Supreme Court to Hear Challenge to Legality of SEC Judges

On behalf of Wolf Popper LLP

Most judges become judges by winning an election, or by receiving an appointment by an elected official, such as a governor, a legislature, or even being nominated by the President of the United States.  However, there are some judges that are appointed by administrative agencies, such as the Securities and Exchange Commission (“SEC”), instead of by elected officials.

A case currently before the U.S. Supreme Court, Lucia v. Securities and Exchange Commission, No. 17-130 (set for argument on April 23, 2018), addresses the legality of the use of Administrative Law Judges (“ALJs”) by the SEC.  Several U.S. Courts of Appeal are split on the subject.

What is the issue in the case? On January 12, 2018, the Supreme Court agreed to hear the case.  According to the SEC, the question at stake is “[w]hether administrative law judges of the Securities and Exchange Commission are Officers of the United States within the meaning of the Appointments Clause [of the Constitution].”

The argument involves a bit of history.  Congress has given the SEC the power to delegate enforcement proceedings to a hearing officer, and so the SEC often assigns ALJs to hear these proceedings.  Indeed, the vast majority (over 80%) of the SEC’s enforcement proceedings are now presented to these ALJs.  The decision of the ALJ almost always becomes the final decision of the SEC.

This particular case begins with certain registered investment advisors who marketed a “wealth-management strategy” to manage retirement savings.  Following allegations that they had engaged in misleading and deceptive conduct in marketing their “strategy,” these advisors were charged with securities laws violations and SEC administrative proceedings were commenced.  Following comprehensive proceedings which included the testimony of witnesses, cross-examinations, documentary evidence, and other hearings, the advisors were found to have willfully engaged in deceptive conduct, materially misleading investors in violation of the Investment Advisors Act.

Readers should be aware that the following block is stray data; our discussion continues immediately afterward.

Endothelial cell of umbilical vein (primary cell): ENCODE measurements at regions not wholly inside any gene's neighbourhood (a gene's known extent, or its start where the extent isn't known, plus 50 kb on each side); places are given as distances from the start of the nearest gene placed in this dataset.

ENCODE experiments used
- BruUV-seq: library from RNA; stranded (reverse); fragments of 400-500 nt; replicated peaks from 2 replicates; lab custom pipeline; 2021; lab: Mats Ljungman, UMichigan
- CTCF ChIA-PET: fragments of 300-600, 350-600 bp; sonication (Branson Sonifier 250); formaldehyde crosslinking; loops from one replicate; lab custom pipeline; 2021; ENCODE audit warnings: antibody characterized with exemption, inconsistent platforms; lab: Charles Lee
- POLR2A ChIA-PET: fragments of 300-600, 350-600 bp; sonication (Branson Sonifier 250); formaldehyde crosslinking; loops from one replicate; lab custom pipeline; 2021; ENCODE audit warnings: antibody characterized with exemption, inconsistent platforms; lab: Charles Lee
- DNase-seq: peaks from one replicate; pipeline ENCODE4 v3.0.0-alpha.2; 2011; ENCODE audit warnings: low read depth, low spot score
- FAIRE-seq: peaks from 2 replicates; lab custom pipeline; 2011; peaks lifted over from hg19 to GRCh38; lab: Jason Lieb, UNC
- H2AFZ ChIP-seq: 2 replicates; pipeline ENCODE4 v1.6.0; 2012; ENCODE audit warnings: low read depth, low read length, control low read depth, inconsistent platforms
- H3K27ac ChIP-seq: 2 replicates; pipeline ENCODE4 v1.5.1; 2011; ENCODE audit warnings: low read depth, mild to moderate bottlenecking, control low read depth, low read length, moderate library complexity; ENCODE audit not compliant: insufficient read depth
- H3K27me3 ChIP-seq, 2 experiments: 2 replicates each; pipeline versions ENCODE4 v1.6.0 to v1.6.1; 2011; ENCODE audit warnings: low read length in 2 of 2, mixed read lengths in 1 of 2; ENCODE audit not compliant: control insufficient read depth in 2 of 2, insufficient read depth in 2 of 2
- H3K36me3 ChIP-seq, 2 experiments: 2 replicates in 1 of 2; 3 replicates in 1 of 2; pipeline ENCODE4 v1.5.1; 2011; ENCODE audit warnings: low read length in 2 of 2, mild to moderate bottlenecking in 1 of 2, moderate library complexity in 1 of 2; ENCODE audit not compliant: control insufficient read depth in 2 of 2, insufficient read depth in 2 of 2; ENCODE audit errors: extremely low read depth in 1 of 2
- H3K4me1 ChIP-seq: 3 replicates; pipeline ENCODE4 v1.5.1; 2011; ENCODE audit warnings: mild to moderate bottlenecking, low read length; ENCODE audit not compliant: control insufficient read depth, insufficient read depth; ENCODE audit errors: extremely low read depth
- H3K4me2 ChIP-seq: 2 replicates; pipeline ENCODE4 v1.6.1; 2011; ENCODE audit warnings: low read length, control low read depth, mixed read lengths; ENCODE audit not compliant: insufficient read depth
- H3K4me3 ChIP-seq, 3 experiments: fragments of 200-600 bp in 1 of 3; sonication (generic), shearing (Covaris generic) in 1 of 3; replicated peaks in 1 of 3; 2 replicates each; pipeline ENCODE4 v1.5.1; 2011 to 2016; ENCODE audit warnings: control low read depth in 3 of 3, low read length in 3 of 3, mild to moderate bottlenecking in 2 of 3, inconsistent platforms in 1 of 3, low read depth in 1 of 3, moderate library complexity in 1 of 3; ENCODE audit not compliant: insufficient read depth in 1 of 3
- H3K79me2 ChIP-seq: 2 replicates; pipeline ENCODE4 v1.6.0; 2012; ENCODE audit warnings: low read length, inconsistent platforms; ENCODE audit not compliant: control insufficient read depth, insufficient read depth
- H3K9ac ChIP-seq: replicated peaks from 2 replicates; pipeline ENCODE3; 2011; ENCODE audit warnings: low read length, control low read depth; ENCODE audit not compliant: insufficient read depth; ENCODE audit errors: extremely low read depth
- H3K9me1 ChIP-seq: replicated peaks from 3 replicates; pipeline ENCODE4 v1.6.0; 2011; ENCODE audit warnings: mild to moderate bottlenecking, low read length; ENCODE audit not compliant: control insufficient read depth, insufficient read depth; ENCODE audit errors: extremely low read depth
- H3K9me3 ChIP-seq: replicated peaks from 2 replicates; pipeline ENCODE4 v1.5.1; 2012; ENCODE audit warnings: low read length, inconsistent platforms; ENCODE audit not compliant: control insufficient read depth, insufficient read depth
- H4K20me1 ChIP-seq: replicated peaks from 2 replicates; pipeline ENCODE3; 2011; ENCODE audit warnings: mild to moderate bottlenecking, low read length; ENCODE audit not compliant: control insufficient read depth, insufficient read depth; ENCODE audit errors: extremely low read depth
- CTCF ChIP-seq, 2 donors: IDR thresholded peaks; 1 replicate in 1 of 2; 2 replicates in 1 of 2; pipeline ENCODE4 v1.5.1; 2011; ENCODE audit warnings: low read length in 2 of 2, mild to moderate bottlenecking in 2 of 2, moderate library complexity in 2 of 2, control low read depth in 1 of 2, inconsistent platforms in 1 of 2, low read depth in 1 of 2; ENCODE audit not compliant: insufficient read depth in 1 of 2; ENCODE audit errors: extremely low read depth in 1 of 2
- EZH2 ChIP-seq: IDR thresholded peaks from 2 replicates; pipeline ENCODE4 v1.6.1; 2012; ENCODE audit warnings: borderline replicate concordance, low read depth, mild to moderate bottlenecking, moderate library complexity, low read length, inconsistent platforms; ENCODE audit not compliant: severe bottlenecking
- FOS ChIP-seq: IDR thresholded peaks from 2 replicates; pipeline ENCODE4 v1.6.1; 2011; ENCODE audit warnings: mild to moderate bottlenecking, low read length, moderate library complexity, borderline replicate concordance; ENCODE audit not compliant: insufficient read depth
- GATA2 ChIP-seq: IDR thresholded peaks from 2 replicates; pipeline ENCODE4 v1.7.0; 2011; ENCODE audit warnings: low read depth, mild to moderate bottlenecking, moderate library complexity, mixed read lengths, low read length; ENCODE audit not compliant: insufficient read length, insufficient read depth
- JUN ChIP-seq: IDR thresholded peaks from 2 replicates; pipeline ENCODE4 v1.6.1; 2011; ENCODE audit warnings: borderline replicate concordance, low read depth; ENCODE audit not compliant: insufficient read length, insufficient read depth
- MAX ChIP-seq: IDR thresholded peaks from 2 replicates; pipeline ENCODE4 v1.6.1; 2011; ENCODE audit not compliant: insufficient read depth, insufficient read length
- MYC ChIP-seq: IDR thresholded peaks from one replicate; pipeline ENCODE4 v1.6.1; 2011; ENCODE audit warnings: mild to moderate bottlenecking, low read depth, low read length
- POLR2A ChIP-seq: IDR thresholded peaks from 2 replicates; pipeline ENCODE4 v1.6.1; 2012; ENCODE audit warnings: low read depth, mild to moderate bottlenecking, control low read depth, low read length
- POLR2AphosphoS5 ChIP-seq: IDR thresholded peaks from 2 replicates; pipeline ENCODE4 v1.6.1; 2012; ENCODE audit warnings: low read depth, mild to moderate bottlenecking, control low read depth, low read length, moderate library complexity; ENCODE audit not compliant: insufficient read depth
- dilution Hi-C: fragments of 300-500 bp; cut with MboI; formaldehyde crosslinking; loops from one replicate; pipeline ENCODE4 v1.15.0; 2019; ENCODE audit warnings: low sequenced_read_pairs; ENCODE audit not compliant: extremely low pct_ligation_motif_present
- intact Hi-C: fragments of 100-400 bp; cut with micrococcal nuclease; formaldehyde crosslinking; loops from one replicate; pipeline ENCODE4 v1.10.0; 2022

The advisors believe that the proceedings are unlawful because the ALJs are acting as “Officers of the United States” without being appointed pursuant to the Appointments Clause of the Constitution.  (The Appointments Clause states that a judge must be appointed “by the President, the head of a department, or a court of law.”)   

The enforcement of the securities laws of the United States is vested in the SEC and the SEC is authorized under those securities laws to hold administrative proceedings to deal with alleged violations.  Because the SEC has historically assigned ALJs to hold such hearings, a decision could impact the SEC’s enforcement of the securities law.

What will happen in this case? The SEC will likely see a change in the process by which ALJs are appointed and also in the way in which ALJs may be removed.  Importantly, since ALJs play significant roles throughout the different departments of the government, a decision could have widespread ramifications affecting far more than just the SEC.

The briefs submitted by the parties, including the SEC, as well as those submitted by more than a dozen Amicus Curiae, emphasize that the current legal procedures and the challenges to the ALJs have created disruption in government proceedings and request the Supreme Court to provide guidance.